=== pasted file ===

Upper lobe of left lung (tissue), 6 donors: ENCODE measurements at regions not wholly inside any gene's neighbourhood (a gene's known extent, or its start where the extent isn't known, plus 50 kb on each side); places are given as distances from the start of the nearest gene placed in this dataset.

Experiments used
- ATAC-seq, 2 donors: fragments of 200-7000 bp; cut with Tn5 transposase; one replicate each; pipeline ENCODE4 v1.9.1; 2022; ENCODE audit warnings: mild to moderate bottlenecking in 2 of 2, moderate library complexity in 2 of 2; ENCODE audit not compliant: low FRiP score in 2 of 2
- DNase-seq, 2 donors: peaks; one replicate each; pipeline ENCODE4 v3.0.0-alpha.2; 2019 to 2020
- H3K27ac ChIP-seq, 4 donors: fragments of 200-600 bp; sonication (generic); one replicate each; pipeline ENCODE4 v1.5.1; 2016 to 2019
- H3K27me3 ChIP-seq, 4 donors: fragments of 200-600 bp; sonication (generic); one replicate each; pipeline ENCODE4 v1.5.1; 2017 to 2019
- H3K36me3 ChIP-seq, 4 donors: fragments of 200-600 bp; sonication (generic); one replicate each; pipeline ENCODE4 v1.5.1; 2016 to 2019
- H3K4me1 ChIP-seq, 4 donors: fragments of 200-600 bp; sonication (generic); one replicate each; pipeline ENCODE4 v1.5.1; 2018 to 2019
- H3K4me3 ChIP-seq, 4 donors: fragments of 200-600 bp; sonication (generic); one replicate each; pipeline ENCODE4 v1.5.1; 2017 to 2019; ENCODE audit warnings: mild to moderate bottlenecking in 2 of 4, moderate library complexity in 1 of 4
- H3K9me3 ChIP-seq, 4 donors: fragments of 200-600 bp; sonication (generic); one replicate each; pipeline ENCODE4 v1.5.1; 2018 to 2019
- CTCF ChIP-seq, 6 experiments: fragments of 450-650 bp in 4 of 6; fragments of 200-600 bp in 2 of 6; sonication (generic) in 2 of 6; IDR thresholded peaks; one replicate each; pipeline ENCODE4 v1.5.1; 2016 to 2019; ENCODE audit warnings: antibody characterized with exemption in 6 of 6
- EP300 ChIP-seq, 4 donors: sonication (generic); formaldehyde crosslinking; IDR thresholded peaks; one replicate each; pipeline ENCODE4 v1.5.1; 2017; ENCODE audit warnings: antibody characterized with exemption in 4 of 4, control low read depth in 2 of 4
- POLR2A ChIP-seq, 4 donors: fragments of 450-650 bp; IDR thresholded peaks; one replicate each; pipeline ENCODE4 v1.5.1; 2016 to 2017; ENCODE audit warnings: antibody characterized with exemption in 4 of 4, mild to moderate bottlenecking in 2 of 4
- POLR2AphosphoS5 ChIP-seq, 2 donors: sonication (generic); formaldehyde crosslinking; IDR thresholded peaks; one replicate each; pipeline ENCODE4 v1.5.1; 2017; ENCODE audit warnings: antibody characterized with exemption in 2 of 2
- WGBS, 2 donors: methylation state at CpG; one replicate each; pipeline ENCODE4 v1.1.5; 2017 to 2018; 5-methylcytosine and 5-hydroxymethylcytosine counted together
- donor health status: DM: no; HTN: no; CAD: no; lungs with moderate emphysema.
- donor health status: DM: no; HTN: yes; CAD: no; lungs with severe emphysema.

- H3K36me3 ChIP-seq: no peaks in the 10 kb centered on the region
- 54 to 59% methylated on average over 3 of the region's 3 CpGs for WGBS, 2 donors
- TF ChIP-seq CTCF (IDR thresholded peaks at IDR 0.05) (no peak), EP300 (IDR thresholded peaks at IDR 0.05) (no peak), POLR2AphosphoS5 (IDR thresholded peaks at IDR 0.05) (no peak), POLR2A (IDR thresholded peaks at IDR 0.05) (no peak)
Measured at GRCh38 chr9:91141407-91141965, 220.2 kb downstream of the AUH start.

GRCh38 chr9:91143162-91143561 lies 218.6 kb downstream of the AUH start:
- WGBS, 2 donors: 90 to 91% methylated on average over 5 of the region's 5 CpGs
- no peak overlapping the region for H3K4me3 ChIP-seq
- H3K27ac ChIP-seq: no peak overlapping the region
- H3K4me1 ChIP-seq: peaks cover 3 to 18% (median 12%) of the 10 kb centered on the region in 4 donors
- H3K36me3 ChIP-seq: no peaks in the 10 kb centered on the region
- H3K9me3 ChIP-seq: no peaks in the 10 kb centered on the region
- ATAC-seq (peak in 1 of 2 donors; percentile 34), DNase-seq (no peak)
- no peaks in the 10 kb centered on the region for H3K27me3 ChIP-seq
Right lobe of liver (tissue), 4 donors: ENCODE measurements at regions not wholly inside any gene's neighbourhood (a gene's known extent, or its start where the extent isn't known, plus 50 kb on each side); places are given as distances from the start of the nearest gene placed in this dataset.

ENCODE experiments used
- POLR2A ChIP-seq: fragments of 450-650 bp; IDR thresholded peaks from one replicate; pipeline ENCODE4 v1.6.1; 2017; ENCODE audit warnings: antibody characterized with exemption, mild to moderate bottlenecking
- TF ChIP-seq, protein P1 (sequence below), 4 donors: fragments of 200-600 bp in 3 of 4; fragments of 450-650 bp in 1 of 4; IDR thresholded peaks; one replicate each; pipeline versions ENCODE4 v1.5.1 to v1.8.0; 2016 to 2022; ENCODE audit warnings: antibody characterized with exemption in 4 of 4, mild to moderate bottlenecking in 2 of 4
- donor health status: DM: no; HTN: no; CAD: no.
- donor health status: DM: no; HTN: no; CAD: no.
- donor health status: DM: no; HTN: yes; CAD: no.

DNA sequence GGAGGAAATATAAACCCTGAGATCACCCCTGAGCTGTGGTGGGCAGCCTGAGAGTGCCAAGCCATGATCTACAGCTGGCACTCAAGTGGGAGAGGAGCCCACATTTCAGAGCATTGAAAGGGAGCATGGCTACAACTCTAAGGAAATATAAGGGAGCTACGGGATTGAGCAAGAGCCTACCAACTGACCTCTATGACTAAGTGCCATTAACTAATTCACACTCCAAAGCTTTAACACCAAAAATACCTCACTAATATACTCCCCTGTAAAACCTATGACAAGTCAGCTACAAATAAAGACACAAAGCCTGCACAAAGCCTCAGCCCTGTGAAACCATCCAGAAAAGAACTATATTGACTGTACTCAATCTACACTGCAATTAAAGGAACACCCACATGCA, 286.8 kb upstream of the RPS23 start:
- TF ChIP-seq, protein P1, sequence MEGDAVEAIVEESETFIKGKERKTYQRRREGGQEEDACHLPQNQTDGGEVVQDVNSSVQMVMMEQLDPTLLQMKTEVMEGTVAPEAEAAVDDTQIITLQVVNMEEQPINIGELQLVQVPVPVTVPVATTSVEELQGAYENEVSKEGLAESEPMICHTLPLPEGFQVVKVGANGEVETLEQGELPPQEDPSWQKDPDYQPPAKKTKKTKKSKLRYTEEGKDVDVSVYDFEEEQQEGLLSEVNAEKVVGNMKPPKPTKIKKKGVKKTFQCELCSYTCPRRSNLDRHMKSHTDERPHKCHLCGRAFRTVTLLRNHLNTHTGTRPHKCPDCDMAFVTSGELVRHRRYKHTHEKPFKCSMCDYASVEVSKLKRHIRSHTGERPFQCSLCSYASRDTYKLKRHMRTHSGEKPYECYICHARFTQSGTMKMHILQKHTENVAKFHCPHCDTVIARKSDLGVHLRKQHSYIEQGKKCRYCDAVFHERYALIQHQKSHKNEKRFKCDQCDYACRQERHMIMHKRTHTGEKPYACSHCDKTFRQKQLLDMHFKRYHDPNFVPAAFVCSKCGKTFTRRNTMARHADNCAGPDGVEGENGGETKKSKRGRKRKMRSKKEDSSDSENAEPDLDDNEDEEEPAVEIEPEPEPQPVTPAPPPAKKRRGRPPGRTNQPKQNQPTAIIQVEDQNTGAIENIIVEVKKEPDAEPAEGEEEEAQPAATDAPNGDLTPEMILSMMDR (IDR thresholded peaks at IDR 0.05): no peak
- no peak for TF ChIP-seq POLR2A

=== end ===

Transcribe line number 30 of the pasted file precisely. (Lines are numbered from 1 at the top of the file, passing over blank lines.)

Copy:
- no peaks in the 10 kb centered on the region for H3K27me3 ChIP-seq